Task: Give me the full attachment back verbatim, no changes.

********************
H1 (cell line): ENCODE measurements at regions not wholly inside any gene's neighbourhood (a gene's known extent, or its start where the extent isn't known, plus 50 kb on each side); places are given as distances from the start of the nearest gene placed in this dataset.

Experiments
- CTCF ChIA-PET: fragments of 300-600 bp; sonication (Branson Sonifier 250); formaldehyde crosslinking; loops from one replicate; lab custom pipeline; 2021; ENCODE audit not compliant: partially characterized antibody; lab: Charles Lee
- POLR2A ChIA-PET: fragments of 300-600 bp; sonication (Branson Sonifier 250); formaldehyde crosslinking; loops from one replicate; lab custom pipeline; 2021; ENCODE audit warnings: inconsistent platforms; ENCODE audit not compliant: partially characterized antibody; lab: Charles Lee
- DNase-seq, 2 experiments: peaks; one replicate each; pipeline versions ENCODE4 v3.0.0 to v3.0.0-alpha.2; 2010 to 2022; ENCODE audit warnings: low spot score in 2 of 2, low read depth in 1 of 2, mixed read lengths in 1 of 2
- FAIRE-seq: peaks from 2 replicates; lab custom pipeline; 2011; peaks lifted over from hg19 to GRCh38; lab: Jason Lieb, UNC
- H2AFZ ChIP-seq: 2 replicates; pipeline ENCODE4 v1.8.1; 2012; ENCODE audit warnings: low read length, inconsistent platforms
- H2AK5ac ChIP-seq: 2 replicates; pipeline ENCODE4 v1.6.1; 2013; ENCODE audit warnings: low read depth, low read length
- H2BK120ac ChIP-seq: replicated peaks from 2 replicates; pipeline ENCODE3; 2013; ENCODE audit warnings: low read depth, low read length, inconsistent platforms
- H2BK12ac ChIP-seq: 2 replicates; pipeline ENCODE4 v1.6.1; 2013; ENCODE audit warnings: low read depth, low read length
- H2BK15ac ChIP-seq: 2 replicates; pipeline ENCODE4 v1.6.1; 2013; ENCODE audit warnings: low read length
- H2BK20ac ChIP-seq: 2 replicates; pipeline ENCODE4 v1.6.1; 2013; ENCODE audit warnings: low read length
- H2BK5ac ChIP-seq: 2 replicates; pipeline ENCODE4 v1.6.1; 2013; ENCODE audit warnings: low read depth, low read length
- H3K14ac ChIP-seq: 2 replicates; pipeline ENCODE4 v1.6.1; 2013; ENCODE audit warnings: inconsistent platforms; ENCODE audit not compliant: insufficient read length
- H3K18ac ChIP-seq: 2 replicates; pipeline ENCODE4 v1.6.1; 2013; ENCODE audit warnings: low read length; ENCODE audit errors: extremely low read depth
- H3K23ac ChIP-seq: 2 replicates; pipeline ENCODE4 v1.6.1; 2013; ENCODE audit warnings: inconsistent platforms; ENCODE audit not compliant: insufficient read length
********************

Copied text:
H1 (cell line): ENCODE measurements at regions not wholly inside any gene's neighbourhood (a gene's known extent, or its start where the extent isn't known, plus 50 kb on each side); places are given as distances from the start of the nearest gene placed in this dataset.

Experiments
- CTCF ChIA-PET: fragments of 300-600 bp; sonication (Branson Sonifier 250); formaldehyde crosslinking; loops from one replicate; lab custom pipeline; 2021; ENCODE audit not compliant: partially characterized antibody; lab: Charles Lee
- POLR2A ChIA-PET: fragments of 300-600 bp; sonication (Branson Sonifier 250); formaldehyde crosslinking; loops from one replicate; lab custom pipeline; 2021; ENCODE audit warnings: inconsistent platforms; ENCODE audit not compliant: partially characterized antibody; lab: Charles Lee
- DNase-seq, 2 experiments: peaks; one replicate each; pipeline versions ENCODE4 v3.0.0 to v3.0.0-alpha.2; 2010 to 2022; ENCODE audit warnings: low spot score in 2 of 2, low read depth in 1 of 2, mixed read lengths in 1 of 2
- FAIRE-seq: peaks from 2 replicates; lab custom pipeline; 2011; peaks lifted over from hg19 to GRCh38; lab: Jason Lieb, UNC
- H2AFZ ChIP-seq: 2 replicates; pipeline ENCODE4 v1.8.1; 2012; ENCODE audit warnings: low read length, inconsistent platforms
- H2AK5ac ChIP-seq: 2 replicates; pipeline ENCODE4 v1.6.1; 2013; ENCODE audit warnings: low read depth, low read length
- H2BK120ac ChIP-seq: replicated peaks from 2 replicates; pipeline ENCODE3; 2013; ENCODE audit warnings: low read depth, low read length, inconsistent platforms
- H2BK12ac ChIP-seq: 2 replicates; pipeline ENCODE4 v1.6.1; 2013; ENCODE audit warnings: low read depth, low read length
- H2BK15ac ChIP-seq: 2 replicates; pipeline ENCODE4 v1.6.1; 2013; ENCODE audit warnings: low read length
- H2BK20ac ChIP-seq: 2 replicates; pipeline ENCODE4 v1.6.1; 2013; ENCODE audit warnings: low read length
- H2BK5ac ChIP-seq: 2 replicates; pipeline ENCODE4 v1.6.1; 2013; ENCODE audit warnings: low read depth, low read length
- H3K14ac ChIP-seq: 2 replicates; pipeline ENCODE4 v1.6.1; 2013; ENCODE audit warnings: inconsistent platforms; ENCODE audit not compliant: insufficient read length
- H3K18ac ChIP-seq: 2 replicates; pipeline ENCODE4 v1.6.1; 2013; ENCODE audit warnings: low read length; ENCODE audit errors: extremely low read depth
- H3K23ac ChIP-seq: 2 replicates; pipeline ENCODE4 v1.6.1; 2013; ENCODE audit warnings: inconsistent platforms; ENCODE audit not compliant: insufficient read length